The Drowning Sea: a Maggie D'Arcy Mystery by Sarah Stewart Taylor (out June 21, 2022 - preorder now). Luckily for mystery fans, Maggie D'Arcy is back - this time, unemployed and in Ireland to figure out whether her renewed romance with a beau from decades earlier can withstand close contact, trying to help her daughter Lilly deal with the trauma of Lilly's father's recent death, and trying to figure out what is next for her own career. Happily for readers, she's in West Cork as she ponders all these items. It's gorgeous, and a vacation, and life is good until a body or two washes ashore. The development of an old manor home, migrant laborers from the European mainland, and old versus new money clashes seem to be at the center of the deaths and some other things Maggie can't resist investigating. Think of this novel as a chance to spend quality time in an amazing Irish village with characters you'd love to have as neighbors (or who at least would make your life more interesting). This is a perfect book for a comfy chair and some tea, or a porch, or a beach, or a plane, or to keep you company while waiting for an appointment, or when needing some travel inspiration or ... Thank you Sarah for being an amazingly steadfast friend, as well as a talented author.
The Murder of Mr. Wickham by Claudia Gray (2022). KJ (see above) reviewed this in one of her newsletters and graciously agreed to pass it along to me when I asked her to share. If KJ's review hadn't enticed me, the back cover's description of Jane Austen meets Agatha Christie would have. This was just perfect (although I still have about 100 pages to complete, I'm assuming they will hold up). This novel features a house party, many of Jane Austen's characters, a murdered Mr. Wickham (relax, it's in the title so I didn't spoil anything), and plenty of suspects. Claudia Gray is the pseudonym of YA author Amy Vincent; based on this I may have to pick up her other works.
The Missing Piece: Dismas Hardy #19 by John Lescroart (2022). The 19th book in this series does not disappoint. I read these as much for the opportunity to live in San Francisco again as I do for the time spent with the fabulous characters Mr. Lescroart has created -- Dismas Hardy, lawyer with a heart of gold and a complicated past, former SF head of homicide Abe Glitsky, Hardy's law partner Wes Farrell, and their respective romantic partners. In this one, the aging protagonists are a bit more cynical and questioning of their career choices as they face a case from their past lives and as questions of guilt, innocence, and appropriate punishment abound. Recommended for anyone who has ever loved San Francisco; you can buy it just for the tour. I must thank the aforementioned estranged husband for putting this on our "for the moment still joint" ebook account.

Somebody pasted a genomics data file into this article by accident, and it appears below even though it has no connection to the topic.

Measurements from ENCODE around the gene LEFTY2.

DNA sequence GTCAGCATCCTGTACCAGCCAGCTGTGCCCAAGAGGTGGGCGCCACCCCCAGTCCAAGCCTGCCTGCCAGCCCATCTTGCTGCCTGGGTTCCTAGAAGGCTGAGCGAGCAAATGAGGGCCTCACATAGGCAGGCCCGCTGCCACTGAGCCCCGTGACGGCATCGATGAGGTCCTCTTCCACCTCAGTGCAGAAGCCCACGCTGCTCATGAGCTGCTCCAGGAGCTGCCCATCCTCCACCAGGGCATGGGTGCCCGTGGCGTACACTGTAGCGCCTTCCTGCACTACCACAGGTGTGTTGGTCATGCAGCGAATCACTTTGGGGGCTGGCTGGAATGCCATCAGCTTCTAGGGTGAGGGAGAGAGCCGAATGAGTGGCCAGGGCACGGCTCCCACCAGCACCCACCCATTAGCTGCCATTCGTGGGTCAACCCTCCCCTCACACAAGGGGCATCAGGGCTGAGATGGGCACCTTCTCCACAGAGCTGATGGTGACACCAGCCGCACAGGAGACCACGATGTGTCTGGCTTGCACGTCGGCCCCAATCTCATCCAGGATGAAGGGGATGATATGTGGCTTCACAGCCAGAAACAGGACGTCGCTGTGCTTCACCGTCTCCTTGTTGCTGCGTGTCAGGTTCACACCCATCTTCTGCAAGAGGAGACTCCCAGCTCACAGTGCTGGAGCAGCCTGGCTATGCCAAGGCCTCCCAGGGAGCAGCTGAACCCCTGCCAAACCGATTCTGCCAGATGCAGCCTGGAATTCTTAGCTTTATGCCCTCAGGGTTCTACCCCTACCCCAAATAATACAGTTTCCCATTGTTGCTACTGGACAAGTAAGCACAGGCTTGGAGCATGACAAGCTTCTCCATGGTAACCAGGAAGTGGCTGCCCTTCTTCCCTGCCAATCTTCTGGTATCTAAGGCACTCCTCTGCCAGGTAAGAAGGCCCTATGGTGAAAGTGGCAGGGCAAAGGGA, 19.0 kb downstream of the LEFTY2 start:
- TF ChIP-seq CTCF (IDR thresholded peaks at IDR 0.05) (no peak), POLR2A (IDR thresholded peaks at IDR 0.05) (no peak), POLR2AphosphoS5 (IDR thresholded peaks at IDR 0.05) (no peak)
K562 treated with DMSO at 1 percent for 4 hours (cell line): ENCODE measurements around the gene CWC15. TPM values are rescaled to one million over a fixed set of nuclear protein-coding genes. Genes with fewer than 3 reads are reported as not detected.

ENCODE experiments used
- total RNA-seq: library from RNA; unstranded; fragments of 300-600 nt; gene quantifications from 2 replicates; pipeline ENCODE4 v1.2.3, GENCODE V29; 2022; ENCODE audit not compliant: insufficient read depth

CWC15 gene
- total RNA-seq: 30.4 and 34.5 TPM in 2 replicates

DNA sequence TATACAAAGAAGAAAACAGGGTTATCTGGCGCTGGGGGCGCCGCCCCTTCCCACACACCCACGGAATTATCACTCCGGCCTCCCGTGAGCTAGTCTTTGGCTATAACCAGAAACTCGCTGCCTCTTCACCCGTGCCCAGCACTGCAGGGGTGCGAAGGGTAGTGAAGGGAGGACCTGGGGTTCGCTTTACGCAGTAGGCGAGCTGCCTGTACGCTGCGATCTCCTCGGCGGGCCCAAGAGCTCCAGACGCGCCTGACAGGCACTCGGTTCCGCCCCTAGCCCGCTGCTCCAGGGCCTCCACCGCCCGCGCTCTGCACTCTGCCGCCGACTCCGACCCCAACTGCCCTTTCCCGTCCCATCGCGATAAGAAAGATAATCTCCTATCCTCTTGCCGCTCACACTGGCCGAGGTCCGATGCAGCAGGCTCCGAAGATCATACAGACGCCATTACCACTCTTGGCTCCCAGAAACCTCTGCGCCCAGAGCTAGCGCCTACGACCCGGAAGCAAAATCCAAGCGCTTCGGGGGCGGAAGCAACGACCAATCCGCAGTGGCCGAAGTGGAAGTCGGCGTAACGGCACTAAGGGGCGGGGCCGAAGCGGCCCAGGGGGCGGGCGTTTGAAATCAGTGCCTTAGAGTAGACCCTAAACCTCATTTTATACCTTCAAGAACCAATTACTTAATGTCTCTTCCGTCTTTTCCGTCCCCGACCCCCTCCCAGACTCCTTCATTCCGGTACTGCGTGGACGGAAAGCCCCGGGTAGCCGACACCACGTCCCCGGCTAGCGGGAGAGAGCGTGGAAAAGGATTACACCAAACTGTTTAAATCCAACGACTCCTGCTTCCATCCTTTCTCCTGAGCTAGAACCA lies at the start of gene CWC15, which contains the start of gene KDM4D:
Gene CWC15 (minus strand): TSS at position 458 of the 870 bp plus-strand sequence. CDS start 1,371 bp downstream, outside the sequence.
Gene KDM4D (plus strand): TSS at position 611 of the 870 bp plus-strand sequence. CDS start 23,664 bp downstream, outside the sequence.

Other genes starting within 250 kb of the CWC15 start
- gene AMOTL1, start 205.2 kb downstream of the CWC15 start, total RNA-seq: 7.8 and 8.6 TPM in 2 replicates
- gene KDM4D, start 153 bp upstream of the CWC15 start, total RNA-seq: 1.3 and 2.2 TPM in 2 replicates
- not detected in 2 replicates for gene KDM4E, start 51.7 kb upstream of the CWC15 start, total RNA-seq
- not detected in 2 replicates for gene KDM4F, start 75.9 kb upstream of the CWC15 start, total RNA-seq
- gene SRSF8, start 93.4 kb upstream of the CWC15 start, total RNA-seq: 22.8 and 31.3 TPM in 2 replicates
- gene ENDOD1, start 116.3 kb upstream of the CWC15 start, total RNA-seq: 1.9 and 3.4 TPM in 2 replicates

Run Rose Run by Dolly Parton & James Patterson (2022). Yes I normally avoid books by celebrities; no idea why. I just do. But, this was Dolly. So, I read this during my bout with covid. It was perfect; it entertained and had a lot of Dolly thrown in. And it got me out of my doldrums. The plot is simple - Rose is running towards a future as a country music star. With the help from a glittery established star with fake lashes nails and hair (sound familiar?) she just might make it before her complicated past catches up to her. The book reads like the movie it will inevitably become. Until it hits a big screen, read as an escape - nothing more and nothing less. In doing so, learn a bit about how music is made in Nashville, especially the important role studio musicians play - the ones who will never be big stars but whose skills are essential to the success of every star in town. Huge thank you Jane who dropped this off for me as I was indulging in a wallop of self-pity to not be London bound.
The Paris Apartment by Lucy Foley (2022). Jess is broke and broken and needs a new chance at life. She turns to her half brother Ben who didn't really say yes to her suggestion she crash with him for a bit, but he didn't say no. She arrives at his stellar Paris apartment from England only to find him missing. His neighbors are by turn helpful and suspects. Each day brings less clarity about what happened to Ben and what Jess needs to do with her life. Enjoy the eccentric characters in this building, the time in Paris, and the unexpected aspects of the plot. As The Library Journal said in their review, "Another well-paced, suspenseful locked-room mystery with shifting points of view.” Thank you Jen for having a trip to Paris so I had an excuse to read this and then pass it along to you to enjoy while strolling France with your son.
The Maid: A Novel by Nita Prose (2022). I just downloaded this from our beloved Norwich Public Library's Libby site as an audiobook. I can not wait to immerse myself in it as I walk the dog, clean the house, and purge a ton of unwanted baggage. While I can not yet recommend this as I have not yet read it; I trust the booksellers who do love it. I can also recommend you explore your local library's free audiobook resources if you have not yet already; I think you will be pleased with what you find. Thank you Lucinda and Lisa and ... for running such a great resource for those of us here in Norwich.